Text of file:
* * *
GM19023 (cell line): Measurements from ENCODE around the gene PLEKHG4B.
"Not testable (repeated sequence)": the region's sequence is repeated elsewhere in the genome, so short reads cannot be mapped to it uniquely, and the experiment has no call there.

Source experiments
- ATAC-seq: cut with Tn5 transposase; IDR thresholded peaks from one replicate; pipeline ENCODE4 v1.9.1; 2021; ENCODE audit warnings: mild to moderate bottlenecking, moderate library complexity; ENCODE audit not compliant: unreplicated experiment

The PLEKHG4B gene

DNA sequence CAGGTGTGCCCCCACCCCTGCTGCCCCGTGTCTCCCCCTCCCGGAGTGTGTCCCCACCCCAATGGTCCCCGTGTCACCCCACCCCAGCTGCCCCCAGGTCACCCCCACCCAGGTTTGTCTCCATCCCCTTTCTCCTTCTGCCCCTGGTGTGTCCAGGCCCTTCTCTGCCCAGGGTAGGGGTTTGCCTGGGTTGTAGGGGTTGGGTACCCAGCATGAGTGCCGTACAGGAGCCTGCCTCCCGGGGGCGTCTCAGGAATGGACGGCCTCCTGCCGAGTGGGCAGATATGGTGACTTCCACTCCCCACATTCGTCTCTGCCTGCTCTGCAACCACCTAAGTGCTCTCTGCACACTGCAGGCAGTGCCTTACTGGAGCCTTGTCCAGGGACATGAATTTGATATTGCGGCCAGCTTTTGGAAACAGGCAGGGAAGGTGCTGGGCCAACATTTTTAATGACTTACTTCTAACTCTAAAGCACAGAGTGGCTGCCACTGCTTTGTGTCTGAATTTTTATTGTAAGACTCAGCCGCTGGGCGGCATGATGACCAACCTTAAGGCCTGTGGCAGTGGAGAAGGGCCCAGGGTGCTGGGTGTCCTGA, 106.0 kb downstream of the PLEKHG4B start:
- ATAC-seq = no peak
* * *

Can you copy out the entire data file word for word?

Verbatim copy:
GM19023 (cell line): Measurements from ENCODE around the gene PLEKHG4B.
"Not testable (repeated sequence)": the region's sequence is repeated elsewhere in the genome, so short reads cannot be mapped to it uniquely, and the experiment has no call there.

Source experiments
- ATAC-seq: cut with Tn5 transposase; IDR thresholded peaks from one replicate; pipeline ENCODE4 v1.9.1; 2021; ENCODE audit warnings: mild to moderate bottlenecking, moderate library complexity; ENCODE audit not compliant: unreplicated experiment

The PLEKHG4B gene

DNA sequence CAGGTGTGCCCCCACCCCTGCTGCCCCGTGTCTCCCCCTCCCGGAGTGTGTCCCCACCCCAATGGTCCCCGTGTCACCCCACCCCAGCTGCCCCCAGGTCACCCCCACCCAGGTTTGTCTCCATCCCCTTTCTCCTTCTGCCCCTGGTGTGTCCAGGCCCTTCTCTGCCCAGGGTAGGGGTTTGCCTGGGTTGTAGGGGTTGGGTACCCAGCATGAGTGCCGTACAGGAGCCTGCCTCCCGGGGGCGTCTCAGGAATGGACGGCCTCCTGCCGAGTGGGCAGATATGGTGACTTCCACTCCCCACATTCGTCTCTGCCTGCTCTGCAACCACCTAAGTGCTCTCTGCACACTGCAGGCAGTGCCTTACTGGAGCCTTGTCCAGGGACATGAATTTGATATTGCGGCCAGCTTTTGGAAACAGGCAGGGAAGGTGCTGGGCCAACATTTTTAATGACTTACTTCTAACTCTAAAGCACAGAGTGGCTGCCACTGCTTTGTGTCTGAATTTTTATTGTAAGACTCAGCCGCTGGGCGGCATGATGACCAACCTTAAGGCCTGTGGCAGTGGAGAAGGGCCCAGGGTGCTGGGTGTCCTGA, 106.0 kb downstream of the PLEKHG4B start:
- ATAC-seq = no peak